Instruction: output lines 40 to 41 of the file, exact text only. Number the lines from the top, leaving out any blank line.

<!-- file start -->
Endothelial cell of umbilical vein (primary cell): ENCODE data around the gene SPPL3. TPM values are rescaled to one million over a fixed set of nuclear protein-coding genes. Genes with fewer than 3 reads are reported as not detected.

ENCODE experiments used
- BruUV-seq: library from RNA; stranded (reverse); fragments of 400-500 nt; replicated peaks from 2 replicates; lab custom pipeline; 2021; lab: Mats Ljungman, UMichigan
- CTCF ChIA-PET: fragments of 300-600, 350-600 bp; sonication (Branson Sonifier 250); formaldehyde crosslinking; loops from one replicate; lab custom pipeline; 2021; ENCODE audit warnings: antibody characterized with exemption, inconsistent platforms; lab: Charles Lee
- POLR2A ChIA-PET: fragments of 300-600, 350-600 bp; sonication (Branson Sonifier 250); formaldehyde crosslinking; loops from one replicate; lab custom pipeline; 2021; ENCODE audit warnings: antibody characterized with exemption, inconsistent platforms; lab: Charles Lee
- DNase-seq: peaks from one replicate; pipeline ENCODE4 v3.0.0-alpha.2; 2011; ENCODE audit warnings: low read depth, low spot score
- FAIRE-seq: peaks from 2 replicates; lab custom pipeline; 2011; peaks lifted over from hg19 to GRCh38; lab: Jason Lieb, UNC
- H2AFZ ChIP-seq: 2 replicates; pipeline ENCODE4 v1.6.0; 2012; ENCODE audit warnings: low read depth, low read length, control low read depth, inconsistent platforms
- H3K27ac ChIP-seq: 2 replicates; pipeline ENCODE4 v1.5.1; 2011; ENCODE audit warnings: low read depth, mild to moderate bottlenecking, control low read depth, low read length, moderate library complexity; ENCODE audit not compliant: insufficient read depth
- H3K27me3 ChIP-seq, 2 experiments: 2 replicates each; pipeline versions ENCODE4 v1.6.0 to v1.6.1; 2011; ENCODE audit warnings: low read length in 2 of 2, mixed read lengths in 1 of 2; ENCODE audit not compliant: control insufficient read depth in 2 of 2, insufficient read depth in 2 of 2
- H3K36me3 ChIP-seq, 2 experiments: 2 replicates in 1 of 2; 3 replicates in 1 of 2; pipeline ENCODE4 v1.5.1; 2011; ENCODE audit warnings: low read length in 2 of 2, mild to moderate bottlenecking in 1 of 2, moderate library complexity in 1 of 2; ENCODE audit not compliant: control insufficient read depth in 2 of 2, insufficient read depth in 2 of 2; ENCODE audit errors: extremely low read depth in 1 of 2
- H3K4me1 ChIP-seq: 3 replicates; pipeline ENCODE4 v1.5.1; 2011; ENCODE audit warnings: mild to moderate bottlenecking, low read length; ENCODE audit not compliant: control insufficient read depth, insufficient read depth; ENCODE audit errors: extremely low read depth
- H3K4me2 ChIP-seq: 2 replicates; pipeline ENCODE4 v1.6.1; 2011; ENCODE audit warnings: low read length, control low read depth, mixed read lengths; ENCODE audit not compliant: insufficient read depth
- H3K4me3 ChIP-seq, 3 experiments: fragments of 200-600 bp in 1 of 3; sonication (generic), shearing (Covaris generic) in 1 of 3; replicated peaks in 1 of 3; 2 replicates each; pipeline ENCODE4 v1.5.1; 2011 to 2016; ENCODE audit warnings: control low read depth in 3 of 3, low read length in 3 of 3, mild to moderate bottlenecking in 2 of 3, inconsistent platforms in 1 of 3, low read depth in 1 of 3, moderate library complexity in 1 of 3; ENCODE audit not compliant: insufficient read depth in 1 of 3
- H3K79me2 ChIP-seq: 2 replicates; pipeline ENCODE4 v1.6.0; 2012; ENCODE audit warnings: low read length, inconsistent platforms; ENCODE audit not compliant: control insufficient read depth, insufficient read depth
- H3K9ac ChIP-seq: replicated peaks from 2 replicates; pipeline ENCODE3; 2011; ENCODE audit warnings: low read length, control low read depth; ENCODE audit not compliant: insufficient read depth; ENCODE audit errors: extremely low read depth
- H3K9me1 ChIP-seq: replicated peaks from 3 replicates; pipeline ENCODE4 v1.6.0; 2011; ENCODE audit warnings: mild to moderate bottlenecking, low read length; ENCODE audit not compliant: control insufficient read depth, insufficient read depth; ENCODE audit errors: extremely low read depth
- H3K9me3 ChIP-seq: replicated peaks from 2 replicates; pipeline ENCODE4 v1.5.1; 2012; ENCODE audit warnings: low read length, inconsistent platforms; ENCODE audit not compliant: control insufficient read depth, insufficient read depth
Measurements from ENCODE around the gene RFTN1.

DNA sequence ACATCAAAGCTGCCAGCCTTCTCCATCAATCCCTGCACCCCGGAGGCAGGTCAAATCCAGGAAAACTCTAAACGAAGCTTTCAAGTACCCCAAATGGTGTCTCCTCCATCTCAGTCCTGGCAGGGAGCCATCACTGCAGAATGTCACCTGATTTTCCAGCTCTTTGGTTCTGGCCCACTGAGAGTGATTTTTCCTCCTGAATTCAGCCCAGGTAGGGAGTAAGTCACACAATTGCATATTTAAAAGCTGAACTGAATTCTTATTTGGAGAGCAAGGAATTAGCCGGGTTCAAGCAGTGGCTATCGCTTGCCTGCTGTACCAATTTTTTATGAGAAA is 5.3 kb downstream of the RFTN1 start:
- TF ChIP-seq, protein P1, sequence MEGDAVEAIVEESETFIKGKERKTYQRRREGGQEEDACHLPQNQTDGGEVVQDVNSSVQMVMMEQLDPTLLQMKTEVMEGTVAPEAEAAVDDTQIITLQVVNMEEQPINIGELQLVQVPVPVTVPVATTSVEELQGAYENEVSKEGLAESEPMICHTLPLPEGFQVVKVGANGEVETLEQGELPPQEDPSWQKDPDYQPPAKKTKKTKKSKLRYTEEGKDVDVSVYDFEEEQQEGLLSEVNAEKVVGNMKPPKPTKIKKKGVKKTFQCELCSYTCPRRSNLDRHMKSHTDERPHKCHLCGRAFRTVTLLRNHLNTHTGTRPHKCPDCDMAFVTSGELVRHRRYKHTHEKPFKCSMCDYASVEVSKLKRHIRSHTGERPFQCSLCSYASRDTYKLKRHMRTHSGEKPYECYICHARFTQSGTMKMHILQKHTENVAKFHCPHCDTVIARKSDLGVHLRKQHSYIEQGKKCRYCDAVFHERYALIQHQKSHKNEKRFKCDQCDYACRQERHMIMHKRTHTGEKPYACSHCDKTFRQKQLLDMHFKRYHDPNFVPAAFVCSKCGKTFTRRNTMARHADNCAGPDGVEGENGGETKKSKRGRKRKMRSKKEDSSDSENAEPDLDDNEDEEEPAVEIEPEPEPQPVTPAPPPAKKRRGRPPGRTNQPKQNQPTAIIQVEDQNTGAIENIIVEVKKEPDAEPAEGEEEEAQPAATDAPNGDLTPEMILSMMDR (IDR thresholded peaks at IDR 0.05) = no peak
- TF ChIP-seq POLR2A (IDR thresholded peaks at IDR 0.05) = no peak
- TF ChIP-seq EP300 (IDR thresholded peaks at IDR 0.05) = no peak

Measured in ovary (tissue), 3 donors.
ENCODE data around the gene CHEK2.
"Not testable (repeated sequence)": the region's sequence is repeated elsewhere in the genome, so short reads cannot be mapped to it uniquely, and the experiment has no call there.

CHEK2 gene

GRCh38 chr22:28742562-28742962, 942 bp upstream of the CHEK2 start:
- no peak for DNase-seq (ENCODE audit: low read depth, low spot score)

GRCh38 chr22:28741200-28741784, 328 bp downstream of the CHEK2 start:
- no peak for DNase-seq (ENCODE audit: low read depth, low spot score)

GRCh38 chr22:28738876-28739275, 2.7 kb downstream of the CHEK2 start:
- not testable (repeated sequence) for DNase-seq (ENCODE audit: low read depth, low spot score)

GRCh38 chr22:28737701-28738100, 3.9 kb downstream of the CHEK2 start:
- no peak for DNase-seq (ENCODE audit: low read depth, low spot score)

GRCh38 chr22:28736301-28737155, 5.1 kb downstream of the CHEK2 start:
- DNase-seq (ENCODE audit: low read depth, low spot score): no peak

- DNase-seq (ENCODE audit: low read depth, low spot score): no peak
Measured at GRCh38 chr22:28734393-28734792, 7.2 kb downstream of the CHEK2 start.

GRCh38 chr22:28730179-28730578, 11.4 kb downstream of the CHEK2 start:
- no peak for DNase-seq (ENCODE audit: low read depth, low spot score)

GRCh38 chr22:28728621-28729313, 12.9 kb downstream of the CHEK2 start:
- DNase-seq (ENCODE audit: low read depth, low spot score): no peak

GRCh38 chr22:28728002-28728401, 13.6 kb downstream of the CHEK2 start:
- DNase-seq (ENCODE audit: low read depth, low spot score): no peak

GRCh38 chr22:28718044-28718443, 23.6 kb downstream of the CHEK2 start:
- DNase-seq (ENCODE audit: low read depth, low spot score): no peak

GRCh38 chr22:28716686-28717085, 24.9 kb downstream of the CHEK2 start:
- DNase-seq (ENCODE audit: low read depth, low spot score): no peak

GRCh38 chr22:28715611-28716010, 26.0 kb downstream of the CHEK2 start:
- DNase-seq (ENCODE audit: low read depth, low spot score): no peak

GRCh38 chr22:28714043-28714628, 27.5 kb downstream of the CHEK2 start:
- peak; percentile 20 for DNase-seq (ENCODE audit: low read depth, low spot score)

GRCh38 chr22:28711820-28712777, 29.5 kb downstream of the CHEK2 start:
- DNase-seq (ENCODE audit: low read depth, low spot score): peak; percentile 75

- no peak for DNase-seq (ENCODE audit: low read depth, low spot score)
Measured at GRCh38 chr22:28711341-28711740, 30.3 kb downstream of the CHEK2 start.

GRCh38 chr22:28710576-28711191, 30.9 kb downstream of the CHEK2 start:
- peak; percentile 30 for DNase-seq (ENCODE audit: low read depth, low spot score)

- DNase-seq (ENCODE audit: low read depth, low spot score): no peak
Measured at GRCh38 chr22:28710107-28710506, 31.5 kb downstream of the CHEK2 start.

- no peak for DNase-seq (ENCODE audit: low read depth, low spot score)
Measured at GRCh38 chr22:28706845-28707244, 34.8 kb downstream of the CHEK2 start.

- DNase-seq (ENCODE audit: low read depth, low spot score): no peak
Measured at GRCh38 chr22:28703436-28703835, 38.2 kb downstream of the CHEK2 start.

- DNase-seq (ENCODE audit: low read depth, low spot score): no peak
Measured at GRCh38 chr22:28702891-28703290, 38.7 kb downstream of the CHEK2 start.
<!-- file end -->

GRCh38 chr22:28730179-28730578, 11.4 kb downstream of the CHEK2 start:
- no peak for DNase-seq (ENCODE audit: low read depth, low spot score)